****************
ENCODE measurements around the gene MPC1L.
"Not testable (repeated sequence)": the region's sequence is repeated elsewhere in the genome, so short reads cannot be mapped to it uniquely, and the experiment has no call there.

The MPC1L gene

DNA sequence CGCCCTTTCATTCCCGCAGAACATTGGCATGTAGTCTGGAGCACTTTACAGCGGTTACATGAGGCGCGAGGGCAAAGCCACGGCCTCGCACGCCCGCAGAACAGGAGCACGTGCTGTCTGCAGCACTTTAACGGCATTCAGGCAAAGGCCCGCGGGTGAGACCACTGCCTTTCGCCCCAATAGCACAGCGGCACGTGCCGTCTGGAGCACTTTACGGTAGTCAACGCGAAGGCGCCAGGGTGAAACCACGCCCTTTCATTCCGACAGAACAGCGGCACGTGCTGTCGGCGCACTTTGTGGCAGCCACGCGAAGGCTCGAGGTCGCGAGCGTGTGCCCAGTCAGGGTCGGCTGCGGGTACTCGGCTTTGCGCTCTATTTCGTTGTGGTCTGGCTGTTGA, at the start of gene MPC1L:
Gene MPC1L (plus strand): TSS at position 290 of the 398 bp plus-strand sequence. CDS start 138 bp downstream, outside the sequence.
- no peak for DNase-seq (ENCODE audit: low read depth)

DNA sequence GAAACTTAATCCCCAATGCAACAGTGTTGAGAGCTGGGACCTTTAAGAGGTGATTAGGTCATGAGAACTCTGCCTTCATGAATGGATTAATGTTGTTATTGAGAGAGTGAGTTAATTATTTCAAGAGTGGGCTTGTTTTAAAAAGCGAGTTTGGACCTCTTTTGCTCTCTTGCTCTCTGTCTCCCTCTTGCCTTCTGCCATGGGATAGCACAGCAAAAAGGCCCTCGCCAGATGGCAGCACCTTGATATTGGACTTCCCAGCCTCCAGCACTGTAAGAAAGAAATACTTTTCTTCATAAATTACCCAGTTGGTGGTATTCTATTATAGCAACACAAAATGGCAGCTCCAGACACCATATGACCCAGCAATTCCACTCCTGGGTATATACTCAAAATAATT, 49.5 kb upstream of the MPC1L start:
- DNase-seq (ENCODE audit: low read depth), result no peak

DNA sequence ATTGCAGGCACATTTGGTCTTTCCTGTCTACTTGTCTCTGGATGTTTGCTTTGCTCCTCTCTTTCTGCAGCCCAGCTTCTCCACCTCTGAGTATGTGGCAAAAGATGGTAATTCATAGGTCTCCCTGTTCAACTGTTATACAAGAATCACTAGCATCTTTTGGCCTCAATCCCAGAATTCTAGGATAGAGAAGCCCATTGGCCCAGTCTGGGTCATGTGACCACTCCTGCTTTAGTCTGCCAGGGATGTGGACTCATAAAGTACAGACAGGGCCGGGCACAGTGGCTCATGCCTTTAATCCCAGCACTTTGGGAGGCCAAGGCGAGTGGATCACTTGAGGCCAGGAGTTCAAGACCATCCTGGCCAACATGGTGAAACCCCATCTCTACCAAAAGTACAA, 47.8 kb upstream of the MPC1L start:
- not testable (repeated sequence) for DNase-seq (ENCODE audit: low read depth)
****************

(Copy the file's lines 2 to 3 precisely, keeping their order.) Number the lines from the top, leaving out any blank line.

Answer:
"Not testable (repeated sequence)": the region's sequence is repeated elsewhere in the genome, so short reads cannot be mapped to it uniquely, and the experiment has no call there.

The MPC1L gene